Tundra Swan resting in soft light
Elegance
Not so elegant

As usual, I could have stayed all day with the swans, but the sun started to pop out making the light much less appealing for images, and I wanted to head to Mattamuskeet to see what I might find over there. I’m always amazed at how different the wildlife can be in a place at different times. At Mattamuskeet, the waterfowl were further out in the marsh now compared to our virtual program day, and things were much quieter – no eagles scaring up the ducks, no kingfisher in its usual spot, but there was a nice Great Blue Heron standing quietly on a log.

A Great Blue Heron looking serene at Mattamuskeet

A large flock of American Coot were crowded in the canal along Wildlife Drive, feeding on submerged aquatic vegetation. I sat with them a few minutes, listening and watching their antics. Here is a brief clip…

On my way back out, I spotted an Anhinga on a log in the canal. I drove by and parked, and, next thing I know, it comes swimming by me, with only half its neck and head above water. Snake bird is an apt moniker as that skinny neck bobs back and forth just above the water as they swim.

Anhinga swimming with just its neck above water. Like Pied-billed Grebes, Anhingas can submerge without diving, much like a submarine, by regulating their buoyancy. As I watched, the long neck and dagger-like bill seemed to just slide under the water as it swam.

After another trip around Wildlife Drive, I came back to that downed log, hoping for another chance at one of two Anhingas I had seen. I got lucky and had what I think was an adult female on the log along with a few Double-crested Cormorants. It was busy sunning as I pulled up. Like the cormorants, Anhingas frequently display this wing-spreading behavior. Cormorants have a dense insulating layer of waterproof feathers against their skin, so wing-spreading is believed to be primarily for drying out their wing feathers. Anhingas, on the other hand, lack that insulating layer and have a different micro-structure to their feathers which allows water to penetrate through and decrease their buoyancy. This allows them to swim and hunt with most of their body submerged. And, in Anhingas, the wing-spreading is believed to be more for thermoregulation.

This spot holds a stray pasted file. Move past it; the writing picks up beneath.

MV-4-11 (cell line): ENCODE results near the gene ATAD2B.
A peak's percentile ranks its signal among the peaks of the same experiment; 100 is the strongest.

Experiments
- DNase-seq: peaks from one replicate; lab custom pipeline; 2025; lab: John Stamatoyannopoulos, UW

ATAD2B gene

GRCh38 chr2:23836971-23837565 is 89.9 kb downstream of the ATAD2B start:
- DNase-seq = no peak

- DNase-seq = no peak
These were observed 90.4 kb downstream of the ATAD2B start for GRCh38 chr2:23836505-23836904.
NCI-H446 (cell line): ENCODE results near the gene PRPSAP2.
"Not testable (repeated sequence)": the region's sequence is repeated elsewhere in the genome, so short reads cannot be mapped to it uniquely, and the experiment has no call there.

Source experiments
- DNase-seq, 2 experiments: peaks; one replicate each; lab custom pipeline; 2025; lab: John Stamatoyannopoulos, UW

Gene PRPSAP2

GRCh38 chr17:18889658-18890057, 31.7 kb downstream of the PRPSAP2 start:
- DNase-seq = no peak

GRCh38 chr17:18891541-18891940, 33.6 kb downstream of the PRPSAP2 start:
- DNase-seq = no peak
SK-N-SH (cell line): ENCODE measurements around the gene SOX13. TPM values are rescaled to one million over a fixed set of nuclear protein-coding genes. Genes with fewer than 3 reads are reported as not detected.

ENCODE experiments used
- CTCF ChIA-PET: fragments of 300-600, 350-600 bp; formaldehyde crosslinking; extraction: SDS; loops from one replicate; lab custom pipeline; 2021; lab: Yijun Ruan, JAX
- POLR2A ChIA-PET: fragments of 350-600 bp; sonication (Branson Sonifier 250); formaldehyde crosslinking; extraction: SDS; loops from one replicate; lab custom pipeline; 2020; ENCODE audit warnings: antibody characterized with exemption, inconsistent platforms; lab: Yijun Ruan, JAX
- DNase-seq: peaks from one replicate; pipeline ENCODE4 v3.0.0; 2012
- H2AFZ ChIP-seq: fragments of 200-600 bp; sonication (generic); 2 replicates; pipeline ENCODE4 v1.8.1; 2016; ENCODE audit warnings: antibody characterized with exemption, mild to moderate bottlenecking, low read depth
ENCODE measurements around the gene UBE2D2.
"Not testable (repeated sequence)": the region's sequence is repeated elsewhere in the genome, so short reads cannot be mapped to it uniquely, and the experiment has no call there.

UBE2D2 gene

Anhinga with wings spread and a Double-crested Cormorant in the background

The sunning log was partially hidden from view by some tall vegetation between the edge of the canal and where I was parked. By slowly opening the truck door and standing on the running board with the camera resting on top of the open door, I was able to get some nice shots of this beautifully patterned bird as it preened.

The large fan-shaped tail resembles that of a Wild Turkey, giving rise to another common name for this unusual bird – Water Turkey
Close up of Anhinga preening

As is common with me, I took way to many photos of the Anhinga, so the sun was starting its downward trajectory when I headed back to Pungo for the last couple of hours of my trip. Though I really wanted to see bears, there were once again just too many cars and people at Bear Road, so I opted for some more quality time with the swans. The lighting was very different in the afternoon but I always enjoy the sights and sounds of these wonderful waterfowl.

The elegant wing flap

The scene created some beautiful swan watching…

All of the corn in the fields near the refuge entrance had been knocked down for the birds since our trip earlier in the week, so I headed up there for sunset, hoping some Tundra Swans or Snow Geese would fly in for a late feeding (and hoping to see a bear). It wasn’t long until I heard them and then saw the sky filling with the silhouettes of a few thousand Snow Geese headed my way. As is common early in the season, they seemed very wary, and flew circles around the corn field a few times before starting to drop in to feed.